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Seven-Story Mixed-Use Building Approved for Lane Avenue

Brent Warren Brent Warren Seven-Story Mixed-Use Building Approved for Lane AvenueRenderings via FRCH Design Worldwide.
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Work could begin as early as this spring on a seven-story building at the northeast corner of Lane Avenue and Tuttle Park Place. The project was approved by the University Area Commission on February 17th and by the Board of Zoning Adjustment the next week, meaning it is now cleared for construction pending the acquisition of building permits.

The approvals mark the end of a somewhat tumultuous review process for the proposal, which was first brought before the neighborhood in August of last year. It received a no-vote from the commission in November, largely due to concerns about its size and the amount of parking provided.

The approved building will feature 3,000 square feet of ground floor retail, 3,000 square feet of office space on the second floor, and 43 apartments containing 90 beds. A total of 80 parking spaces will be provided, with 65 in a basement-level parking garage and an additional 15 on the first floor.

Last fall’s proposal called 49 units (with 89 beds) and parking for 61 cars.

Jonathan Willette, Principal of 4 Points Development, said that by taking a level of parking underground and by utilizing an automated parking system, they were able to increase the number of spaces to meet current city code.

The primary variance that was needed was for height – code sets a limit of 35 feet, and the new building will be 72 feet. That height, however, is supported by the University District Plan, which calls for taller buildings in the neighborhood to be concentrated along West Lane Avenue and High Street south of Lane.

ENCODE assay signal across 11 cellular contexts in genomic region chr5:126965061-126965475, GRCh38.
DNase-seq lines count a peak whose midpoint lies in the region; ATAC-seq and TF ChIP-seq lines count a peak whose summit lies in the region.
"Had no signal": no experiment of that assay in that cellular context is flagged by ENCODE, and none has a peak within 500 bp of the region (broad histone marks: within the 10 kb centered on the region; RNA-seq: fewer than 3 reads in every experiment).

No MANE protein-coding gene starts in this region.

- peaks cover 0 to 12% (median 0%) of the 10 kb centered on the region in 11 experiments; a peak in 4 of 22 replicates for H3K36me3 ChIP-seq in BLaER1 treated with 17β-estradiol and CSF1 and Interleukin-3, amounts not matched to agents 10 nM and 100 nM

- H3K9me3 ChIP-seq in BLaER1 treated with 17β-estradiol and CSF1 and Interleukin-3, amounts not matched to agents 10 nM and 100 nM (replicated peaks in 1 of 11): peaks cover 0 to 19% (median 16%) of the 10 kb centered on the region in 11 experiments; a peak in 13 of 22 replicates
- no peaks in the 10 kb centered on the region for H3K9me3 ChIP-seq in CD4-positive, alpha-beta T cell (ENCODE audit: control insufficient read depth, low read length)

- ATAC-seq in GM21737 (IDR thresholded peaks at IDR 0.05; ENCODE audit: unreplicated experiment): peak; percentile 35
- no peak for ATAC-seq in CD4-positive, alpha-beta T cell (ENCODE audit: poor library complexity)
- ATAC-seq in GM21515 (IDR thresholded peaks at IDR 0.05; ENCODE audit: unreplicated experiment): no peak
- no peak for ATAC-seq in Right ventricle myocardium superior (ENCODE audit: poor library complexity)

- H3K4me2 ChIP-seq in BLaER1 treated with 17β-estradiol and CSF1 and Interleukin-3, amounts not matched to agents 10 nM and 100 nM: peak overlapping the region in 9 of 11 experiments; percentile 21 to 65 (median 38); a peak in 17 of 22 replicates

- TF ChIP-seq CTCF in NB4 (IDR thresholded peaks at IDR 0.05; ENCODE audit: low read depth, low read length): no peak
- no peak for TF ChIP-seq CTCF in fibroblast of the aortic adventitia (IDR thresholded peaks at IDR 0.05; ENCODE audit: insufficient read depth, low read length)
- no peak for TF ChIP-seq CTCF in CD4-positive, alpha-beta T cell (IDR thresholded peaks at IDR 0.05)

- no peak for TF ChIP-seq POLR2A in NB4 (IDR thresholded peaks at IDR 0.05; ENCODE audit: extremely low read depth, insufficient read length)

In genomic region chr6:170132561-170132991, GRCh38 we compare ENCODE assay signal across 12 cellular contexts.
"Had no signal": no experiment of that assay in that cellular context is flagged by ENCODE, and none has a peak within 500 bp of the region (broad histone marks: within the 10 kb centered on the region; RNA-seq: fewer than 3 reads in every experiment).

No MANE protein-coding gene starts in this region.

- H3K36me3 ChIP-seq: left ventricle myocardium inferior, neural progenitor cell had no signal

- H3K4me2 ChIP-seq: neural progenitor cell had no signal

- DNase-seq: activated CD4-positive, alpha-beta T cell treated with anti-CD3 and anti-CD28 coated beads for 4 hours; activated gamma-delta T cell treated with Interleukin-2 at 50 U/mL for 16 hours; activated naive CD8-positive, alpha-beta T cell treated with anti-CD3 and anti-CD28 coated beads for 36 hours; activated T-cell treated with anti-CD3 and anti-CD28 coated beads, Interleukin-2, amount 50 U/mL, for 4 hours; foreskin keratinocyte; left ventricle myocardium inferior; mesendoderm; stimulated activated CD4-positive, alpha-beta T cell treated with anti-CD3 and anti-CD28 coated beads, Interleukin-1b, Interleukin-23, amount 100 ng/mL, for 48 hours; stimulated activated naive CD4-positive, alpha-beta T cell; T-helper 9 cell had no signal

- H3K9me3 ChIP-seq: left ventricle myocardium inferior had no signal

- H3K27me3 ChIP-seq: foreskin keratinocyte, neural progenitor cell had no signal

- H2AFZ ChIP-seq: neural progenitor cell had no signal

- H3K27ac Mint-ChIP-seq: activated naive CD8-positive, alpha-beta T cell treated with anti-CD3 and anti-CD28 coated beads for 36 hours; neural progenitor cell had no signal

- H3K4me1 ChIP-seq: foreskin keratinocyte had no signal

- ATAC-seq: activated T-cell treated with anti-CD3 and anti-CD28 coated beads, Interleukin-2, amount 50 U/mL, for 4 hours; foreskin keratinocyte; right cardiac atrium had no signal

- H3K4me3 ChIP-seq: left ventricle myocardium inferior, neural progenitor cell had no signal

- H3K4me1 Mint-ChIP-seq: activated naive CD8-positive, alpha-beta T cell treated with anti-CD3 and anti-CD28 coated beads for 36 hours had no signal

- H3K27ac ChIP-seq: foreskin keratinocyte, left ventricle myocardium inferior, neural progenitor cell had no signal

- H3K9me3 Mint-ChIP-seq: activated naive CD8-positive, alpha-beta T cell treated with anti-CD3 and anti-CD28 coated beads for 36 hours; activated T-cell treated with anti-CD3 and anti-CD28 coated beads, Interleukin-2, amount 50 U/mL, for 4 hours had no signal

Willette said that the mechanized parking system, which will use an elevator to transfer cars to and from the basement level, is an “improved, much newer” version of one currently in use in the Carlyle’s Watch building downtown. A similar system has been proposed for the View on Pavey Square development.


“We’re excited to be moving forward…we want to have a building that we are proud of, and that OSU and the neighborhood is proud of,” said Willette, adding that the office space in the project is already leased, and that they are targeting fall of 2017 for the first residents to move in.

Not everyone was satisfied with the changes made to the proposal, though. Joe Motil, a member of the Protect Old North community group, spoke at the BZA meeting, arguing that the height of the building does not fit in with its immediate surroundings, and that many residents oppose the “further decimation of the character of our commercial corridors.” Tony Mollica, owner of the Varsity Club – which sits across Tuttle Park Place from the development – also spoke out against the project.

Renderings via FRCH Design Worldwide.

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